The market, it turns out, is a good mechanism for regulating the production of carbon-based energy, but an appallingly inefficient mechanism for moving away from it. To ensure security of supply, at the same time as moving away from gas heaters and petrol-powered cars, to install the energy storage facilities needed to balance supply and demand, and to ensure predictability for those building new plants, we are going to have to run the whole system of electricity generation, consumption and distribution as a single entity.
The only logical form for that entity to take is a publicly owned corporation, freed from the profit motive and financed by the state. Sure, it could have municipally owned combined heat and power systems, or mutually owned local energy distributors. But at the heart of the transition there needs to be a planned economy of energy.
This is why Keir Starmer’s abandonment of his leadership campaign pledge to nationalise the energy industry is foolish. Nationalising the National Grid and the big six distributors is a no-brainer; indeed, to ensure a public stake in the carbon capture and storage industry, investment in load-balancing batteries and new nuclear power stations, it is the only solution.
Yes, planned economies have failed, but even the privatised National Grid believes a “whole system approach” is the only way to manage the transition. And if we want to achieve carbon capture and storage at the scale envisaged by the government (and dreamed of by start-up companies), the rollout will have to be centralised and the investor will have to be the state.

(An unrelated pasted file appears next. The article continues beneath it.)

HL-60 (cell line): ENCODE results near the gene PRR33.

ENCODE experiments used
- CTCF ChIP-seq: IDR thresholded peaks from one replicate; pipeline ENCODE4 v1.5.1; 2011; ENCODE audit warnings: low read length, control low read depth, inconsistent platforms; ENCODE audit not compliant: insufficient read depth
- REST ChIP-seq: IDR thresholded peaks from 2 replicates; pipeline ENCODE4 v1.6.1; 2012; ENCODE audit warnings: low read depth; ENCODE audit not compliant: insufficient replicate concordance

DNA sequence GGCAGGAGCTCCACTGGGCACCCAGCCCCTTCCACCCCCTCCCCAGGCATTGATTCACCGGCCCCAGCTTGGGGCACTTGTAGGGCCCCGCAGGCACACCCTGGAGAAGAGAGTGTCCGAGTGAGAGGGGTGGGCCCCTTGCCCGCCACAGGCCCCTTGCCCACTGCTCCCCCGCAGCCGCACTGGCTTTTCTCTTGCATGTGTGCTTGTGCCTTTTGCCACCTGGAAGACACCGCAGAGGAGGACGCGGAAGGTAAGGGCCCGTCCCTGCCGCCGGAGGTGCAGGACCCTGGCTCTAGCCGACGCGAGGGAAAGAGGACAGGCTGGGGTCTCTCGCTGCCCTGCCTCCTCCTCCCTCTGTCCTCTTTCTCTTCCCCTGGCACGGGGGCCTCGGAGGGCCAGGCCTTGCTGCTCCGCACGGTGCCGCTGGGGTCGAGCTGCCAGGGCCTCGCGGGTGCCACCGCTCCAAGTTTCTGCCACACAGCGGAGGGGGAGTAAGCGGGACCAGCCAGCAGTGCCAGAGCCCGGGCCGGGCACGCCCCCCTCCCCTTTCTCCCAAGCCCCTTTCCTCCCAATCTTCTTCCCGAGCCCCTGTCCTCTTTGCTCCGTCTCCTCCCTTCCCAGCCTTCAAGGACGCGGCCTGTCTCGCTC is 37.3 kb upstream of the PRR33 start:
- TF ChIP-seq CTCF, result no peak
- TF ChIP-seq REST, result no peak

Build Back Greener is such an obvious dead end and the Treasury’s Net Zero Review such an obvious piece of ideological chicanery, that it is now urgent to build a cross-party consensus outside the Tory party for rapid and decisive change.
In this spirit, the left might concede that a single state energy company, nationally controlled infrastructure and a centralised energy plan might give way – at the end of a 15-year transition – to a new private sector and a new mixed economy of green energy. But the hard part comes first – and the state must raise the money and deploy the resources to make it happen.